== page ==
Supreme Court Clinic

Supreme Court Clinic

In UCLA's Supreme Court Clinic, students and faculty work together on real cases before the United States Supreme Court. The clinic represents clients and counsel who otherwise would not have the resources to pursue cases before the Court. Past cases have involved criminal law, immigration law, First Amendment and trademark claims.

Students help to research and draft petitions for and against certiorari, as well as briefs on the merits of cases to be argued before the court. When clinic cases are argued before the court, students often travel to Washington, D.C., to observe.

UCLA Law faculty experts from a range of disciplines participate in shaping briefs and preparing counsel for arguments, often participating in moot courts in preparation for argument.

Attorneys from around the country have turned to the clinic for support. Attorneys who would like the clinic's assistance with any aspect of Supreme Court practice may contact clinic director Stuart Banner, the Norman Abrams Professor of Law at UCLA.

Current Cases

Murphy v. Smith, 16-1067

When a prisoner obtains a monetary judgment in a section 1983 suit and the prisoner’s lawyer is awarded attorney’s fees, the Prison Litigation Reform Act requires that a portion of the judgment “not to exceed 25 percent” go toward the fees. In a certiorari petition we filed on behalf of former prisoner Charles Murphy, we argue that the Seventh Circuit erroneously requires prisoners to pay the full 25 percent in every case. We are collaborating on this case with Fabian Rosati, who represented Murphy in the lower courts, and with Fred Rowley and his colleagues at Munger, Tolles & Olson.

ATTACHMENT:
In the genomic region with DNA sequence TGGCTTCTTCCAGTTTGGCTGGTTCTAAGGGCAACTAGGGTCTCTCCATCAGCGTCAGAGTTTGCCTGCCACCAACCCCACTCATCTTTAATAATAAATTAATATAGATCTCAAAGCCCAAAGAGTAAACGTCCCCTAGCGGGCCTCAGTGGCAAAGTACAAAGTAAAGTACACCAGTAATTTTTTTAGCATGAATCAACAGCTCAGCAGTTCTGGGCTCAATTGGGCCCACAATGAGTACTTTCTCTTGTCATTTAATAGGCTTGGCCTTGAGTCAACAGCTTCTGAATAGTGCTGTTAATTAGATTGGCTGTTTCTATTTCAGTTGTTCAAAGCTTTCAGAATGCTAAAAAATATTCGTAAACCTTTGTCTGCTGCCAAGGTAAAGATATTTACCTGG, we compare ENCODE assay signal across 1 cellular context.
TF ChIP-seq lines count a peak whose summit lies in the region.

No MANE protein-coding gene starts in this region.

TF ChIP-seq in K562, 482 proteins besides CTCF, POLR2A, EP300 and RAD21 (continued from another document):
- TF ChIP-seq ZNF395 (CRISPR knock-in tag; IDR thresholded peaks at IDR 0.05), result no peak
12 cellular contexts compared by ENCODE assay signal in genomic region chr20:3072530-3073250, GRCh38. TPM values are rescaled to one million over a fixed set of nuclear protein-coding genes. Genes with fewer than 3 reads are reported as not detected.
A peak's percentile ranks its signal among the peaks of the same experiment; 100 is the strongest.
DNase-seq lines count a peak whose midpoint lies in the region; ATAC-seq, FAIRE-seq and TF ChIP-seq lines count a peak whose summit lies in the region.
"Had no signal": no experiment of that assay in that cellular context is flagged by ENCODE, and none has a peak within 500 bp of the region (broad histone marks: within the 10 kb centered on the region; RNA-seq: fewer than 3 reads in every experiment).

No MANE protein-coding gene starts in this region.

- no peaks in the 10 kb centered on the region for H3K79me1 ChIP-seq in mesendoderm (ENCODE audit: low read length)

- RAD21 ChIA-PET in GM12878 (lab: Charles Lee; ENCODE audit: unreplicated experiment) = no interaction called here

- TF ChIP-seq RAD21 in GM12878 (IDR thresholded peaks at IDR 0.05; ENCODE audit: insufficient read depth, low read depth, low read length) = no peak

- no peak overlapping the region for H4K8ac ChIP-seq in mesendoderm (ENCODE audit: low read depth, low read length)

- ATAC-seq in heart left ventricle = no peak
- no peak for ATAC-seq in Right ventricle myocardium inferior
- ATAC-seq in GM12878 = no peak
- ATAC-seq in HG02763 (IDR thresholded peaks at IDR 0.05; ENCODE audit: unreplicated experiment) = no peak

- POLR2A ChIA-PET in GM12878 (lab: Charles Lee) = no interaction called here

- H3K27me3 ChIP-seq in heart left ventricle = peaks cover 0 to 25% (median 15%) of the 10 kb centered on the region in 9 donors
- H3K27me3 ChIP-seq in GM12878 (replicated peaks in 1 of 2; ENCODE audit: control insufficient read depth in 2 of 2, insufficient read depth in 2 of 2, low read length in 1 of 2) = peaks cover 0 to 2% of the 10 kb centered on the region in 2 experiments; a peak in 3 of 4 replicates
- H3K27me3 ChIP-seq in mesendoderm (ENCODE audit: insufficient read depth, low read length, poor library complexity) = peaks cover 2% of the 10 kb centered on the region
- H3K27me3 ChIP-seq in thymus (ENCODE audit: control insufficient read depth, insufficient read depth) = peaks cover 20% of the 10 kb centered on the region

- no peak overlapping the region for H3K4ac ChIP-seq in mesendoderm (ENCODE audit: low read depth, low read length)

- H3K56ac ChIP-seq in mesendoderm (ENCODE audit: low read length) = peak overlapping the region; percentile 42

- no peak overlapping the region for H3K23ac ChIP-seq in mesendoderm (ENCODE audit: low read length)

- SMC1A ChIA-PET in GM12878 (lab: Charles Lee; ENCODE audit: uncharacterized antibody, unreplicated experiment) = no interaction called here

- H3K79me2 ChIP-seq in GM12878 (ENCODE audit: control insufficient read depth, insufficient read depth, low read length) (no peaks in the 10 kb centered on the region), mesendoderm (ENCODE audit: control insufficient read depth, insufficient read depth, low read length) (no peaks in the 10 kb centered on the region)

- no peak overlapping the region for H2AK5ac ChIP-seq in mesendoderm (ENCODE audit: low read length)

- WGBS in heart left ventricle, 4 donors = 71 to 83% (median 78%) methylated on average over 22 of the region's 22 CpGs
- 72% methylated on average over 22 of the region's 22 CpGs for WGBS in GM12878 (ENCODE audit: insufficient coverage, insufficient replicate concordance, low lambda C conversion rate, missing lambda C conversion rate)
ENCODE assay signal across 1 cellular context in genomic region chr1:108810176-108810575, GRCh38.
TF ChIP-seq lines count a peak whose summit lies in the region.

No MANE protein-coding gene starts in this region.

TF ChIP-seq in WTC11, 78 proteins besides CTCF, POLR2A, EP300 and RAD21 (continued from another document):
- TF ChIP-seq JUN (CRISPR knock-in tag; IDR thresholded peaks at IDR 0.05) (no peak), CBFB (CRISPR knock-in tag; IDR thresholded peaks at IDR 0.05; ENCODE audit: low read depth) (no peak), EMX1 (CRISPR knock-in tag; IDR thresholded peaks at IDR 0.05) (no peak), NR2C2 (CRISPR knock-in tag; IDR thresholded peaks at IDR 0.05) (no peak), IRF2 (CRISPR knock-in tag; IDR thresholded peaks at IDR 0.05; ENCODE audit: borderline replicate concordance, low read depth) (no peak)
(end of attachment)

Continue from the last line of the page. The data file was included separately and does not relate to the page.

Merits brief
Merits reply brief
Certiorari petition
Certiorari reply


Carter v. Colorado, 17-634

Miranda v. Arizona requires that a suspect be clearly informed of his right to an attorney before and during interrogation. In a certiorari petition we filed on behalf of Parish Carter, we argue that the bare-bones statement "you have the right to an attorney," without any information as to when, does not satisfy this requirement, because suspects may reasonably understand the advisement to refer to a right to counsel at some later time such as trial. We are collaborating on this case with Dean Neuwirth, who represented Mr. Carter in the lower courts.

Certiorari petition

Recent Cases

Matal v. Tam, 137 S. Ct. 1744 (2017)

Merits brief
Certiorari-stage brief for respondent


Nelson v. Colorado, 137 S. Ct. 1249 (2017)

Merits brief
Merits reply brief
Certiorari petition
Certiorari reply


Heffernan v. City of Paterson, 136 S. Ct. 1412 (2016)

Merits brief
Merits reply brief
Certiorari petition
Certiorari reply


Torres v. Lynch, 136 S. Ct. 1619 (2016)

Merits brief
Merits reply brief
Certiorari petition
Certiorari reply


Betterman v. Montana, 136 S. Ct. 1609 (2016)

Merits brief
Merits reply brief
Certiorari petition
Certiorari reply


Utah v. Strieff, 136 S. Ct. 2056 (2016)

Merits brief
Brief in opposition